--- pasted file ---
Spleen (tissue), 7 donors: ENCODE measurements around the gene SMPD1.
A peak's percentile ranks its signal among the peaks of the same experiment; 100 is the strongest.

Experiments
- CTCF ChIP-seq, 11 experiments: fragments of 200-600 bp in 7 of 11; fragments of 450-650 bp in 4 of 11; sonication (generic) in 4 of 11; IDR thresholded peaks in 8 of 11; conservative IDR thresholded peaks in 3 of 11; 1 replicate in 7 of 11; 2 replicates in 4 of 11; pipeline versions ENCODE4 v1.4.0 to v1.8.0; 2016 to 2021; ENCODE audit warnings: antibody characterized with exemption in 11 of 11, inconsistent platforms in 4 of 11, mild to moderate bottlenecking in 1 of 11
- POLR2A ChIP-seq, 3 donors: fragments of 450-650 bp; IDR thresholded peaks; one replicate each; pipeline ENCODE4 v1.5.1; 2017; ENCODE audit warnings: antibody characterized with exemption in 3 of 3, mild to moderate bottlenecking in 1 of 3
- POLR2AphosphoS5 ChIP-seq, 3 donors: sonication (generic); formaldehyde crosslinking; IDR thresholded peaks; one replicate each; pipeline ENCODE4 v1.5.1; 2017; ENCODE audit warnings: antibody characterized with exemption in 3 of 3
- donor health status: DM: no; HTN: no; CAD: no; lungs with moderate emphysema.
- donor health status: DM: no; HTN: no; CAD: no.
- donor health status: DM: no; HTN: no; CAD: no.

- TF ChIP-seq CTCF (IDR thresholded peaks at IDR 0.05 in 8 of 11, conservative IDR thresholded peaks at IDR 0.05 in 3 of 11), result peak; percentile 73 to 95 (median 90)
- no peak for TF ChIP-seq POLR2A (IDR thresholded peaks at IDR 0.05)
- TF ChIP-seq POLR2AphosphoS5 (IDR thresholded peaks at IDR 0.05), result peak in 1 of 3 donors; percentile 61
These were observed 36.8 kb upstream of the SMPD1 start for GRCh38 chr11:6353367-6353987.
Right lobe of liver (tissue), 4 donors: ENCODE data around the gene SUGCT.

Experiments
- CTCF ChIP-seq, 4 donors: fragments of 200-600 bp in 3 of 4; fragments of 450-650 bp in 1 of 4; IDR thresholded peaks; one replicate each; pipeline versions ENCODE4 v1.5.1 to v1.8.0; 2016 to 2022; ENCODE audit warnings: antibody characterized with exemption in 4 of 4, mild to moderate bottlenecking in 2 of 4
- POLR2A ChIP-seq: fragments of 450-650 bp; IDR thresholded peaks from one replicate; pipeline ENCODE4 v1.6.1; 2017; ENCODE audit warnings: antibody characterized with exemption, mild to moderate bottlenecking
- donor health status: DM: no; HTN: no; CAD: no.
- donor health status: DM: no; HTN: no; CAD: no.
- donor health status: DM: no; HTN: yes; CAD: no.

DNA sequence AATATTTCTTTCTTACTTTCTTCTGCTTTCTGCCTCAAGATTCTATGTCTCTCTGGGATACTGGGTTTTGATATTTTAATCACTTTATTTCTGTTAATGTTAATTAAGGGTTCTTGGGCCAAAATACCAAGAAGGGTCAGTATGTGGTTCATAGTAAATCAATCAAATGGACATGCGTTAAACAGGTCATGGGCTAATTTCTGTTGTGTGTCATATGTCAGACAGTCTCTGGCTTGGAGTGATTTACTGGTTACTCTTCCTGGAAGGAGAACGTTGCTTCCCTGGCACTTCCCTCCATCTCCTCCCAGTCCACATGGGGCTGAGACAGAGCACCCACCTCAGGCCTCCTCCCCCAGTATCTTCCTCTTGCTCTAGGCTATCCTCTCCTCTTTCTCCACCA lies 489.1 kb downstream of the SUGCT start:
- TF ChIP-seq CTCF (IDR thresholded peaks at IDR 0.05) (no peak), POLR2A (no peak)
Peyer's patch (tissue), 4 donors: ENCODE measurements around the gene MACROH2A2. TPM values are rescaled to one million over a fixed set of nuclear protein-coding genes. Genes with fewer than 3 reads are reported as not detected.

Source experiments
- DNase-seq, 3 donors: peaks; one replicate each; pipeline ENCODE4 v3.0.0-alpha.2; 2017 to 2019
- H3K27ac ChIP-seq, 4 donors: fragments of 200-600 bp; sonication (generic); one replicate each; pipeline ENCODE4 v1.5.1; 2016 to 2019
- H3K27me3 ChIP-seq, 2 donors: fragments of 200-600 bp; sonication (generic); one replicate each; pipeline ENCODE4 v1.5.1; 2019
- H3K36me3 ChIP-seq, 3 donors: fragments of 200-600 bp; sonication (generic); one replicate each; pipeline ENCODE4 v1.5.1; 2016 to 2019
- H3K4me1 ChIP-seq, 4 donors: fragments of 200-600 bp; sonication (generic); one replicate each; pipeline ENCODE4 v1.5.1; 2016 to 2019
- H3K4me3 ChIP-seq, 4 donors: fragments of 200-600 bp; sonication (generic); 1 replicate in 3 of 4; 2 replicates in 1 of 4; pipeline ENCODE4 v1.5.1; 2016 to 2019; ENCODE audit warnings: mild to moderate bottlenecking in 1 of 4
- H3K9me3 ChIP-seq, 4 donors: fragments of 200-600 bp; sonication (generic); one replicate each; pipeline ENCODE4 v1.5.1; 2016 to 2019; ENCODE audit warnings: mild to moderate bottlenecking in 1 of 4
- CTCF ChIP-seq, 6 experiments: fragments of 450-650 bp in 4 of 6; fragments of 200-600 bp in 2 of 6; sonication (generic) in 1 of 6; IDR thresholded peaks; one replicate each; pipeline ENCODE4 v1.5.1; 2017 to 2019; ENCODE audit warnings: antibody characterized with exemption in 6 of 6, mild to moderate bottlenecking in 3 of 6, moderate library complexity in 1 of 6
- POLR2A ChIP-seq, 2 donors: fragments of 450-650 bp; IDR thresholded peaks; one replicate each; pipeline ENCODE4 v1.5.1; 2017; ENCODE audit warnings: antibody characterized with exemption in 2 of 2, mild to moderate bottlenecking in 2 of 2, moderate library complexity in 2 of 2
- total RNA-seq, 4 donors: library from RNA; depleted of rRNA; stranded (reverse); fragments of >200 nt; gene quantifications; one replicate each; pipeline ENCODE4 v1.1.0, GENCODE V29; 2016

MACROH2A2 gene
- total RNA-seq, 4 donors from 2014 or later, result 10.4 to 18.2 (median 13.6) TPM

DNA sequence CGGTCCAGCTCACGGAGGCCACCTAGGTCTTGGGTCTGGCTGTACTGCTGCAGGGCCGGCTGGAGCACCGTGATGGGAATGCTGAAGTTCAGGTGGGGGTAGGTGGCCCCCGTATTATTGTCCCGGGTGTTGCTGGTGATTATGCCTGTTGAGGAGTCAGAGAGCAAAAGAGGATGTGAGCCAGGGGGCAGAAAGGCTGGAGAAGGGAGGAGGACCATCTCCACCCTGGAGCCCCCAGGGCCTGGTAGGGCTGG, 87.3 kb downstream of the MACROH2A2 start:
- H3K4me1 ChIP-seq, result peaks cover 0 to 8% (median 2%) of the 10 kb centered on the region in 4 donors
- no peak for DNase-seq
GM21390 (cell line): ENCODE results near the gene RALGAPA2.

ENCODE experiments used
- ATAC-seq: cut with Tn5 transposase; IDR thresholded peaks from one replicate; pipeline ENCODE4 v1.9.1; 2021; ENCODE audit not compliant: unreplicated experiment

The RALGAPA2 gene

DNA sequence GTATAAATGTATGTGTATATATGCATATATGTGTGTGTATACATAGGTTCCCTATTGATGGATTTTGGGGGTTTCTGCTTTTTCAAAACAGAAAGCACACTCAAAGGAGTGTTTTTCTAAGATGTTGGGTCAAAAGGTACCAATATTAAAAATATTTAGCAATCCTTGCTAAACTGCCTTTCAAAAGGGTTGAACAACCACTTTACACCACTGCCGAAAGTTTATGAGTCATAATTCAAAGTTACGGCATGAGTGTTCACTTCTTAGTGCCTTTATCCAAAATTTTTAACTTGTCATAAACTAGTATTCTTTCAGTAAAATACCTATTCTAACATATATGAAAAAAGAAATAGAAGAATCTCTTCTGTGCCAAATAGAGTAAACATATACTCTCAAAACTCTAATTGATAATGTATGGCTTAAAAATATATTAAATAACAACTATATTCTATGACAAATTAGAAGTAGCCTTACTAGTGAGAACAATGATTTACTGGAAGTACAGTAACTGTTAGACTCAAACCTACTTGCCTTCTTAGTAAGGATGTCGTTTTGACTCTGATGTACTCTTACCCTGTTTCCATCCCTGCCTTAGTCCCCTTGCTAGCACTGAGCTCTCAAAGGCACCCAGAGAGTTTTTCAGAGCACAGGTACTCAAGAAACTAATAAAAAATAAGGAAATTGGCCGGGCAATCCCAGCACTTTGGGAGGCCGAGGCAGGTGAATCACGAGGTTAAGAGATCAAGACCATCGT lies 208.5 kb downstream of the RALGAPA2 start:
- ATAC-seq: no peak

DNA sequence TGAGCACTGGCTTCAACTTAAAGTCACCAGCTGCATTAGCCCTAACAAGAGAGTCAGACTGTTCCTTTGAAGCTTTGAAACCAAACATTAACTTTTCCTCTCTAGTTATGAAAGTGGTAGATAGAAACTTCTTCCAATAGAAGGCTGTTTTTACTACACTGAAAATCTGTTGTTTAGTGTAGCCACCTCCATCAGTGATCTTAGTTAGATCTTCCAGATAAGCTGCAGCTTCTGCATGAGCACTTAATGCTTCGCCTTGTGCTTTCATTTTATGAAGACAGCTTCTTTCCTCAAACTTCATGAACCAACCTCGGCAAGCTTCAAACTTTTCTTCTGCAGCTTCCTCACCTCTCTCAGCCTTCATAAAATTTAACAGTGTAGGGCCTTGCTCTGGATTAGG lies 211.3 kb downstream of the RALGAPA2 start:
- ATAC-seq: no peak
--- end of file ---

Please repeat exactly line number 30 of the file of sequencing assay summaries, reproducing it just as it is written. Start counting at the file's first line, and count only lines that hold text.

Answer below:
- H3K4me3 ChIP-seq, 4 donors: fragments of 200-600 bp; sonication (generic); 1 replicate in 3 of 4; 2 replicates in 1 of 4; pipeline ENCODE4 v1.5.1; 2016 to 2019; ENCODE audit warnings: mild to moderate bottlenecking in 1 of 4